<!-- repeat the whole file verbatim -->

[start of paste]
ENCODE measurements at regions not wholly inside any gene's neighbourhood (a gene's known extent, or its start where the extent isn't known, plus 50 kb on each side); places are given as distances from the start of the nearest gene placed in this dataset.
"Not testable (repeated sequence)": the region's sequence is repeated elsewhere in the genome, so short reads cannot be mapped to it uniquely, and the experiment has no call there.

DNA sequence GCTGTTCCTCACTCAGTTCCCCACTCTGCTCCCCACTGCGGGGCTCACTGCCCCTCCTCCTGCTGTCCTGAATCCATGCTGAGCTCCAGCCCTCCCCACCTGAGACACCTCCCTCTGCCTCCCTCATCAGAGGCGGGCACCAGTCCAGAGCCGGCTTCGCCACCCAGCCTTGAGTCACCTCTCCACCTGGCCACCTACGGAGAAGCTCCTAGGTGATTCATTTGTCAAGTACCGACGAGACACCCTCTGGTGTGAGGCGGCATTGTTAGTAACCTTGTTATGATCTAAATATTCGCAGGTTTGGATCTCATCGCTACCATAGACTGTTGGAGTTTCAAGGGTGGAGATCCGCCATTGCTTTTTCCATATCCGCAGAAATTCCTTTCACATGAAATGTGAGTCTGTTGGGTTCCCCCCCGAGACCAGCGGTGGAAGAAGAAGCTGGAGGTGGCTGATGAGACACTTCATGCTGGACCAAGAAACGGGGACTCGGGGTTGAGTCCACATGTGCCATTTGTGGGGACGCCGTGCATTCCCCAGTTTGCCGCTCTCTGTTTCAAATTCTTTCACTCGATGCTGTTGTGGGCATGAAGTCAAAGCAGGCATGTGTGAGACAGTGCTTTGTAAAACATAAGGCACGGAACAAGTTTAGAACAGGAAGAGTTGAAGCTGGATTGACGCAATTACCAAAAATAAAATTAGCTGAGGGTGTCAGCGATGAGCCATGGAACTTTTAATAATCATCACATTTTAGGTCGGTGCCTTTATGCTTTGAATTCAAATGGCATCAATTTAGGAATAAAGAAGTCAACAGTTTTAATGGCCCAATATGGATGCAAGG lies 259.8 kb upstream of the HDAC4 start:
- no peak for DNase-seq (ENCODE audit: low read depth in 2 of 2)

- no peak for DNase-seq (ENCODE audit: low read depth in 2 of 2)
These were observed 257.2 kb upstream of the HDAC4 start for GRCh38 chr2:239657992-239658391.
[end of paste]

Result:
ENCODE measurements at regions not wholly inside any gene's neighbourhood (a gene's known extent, or its start where the extent isn't known, plus 50 kb on each side); places are given as distances from the start of the nearest gene placed in this dataset.
"Not testable (repeated sequence)": the region's sequence is repeated elsewhere in the genome, so short reads cannot be mapped to it uniquely, and the experiment has no call there.

DNA sequence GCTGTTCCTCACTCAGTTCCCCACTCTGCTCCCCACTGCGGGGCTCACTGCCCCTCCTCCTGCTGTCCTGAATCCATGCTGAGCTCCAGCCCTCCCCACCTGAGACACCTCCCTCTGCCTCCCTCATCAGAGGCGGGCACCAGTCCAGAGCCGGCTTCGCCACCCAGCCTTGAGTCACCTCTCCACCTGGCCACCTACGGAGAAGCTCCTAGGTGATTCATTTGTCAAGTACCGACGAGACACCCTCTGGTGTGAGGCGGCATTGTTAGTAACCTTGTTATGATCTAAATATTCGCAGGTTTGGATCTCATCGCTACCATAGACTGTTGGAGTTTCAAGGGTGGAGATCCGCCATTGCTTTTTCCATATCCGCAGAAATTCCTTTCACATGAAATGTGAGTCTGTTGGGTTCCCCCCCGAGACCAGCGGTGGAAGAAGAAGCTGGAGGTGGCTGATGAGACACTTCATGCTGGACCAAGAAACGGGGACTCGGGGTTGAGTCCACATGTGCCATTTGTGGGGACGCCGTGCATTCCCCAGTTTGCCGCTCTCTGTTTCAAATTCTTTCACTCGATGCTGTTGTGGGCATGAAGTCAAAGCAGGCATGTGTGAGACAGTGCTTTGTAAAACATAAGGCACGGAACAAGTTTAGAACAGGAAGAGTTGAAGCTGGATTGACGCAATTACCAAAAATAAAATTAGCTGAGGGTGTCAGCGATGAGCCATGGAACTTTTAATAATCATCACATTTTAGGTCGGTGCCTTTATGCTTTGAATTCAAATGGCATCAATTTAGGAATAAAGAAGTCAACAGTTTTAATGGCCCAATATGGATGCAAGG lies 259.8 kb upstream of the HDAC4 start:
- no peak for DNase-seq (ENCODE audit: low read depth in 2 of 2)

- no peak for DNase-seq (ENCODE audit: low read depth in 2 of 2)
These were observed 257.2 kb upstream of the HDAC4 start for GRCh38 chr2:239657992-239658391.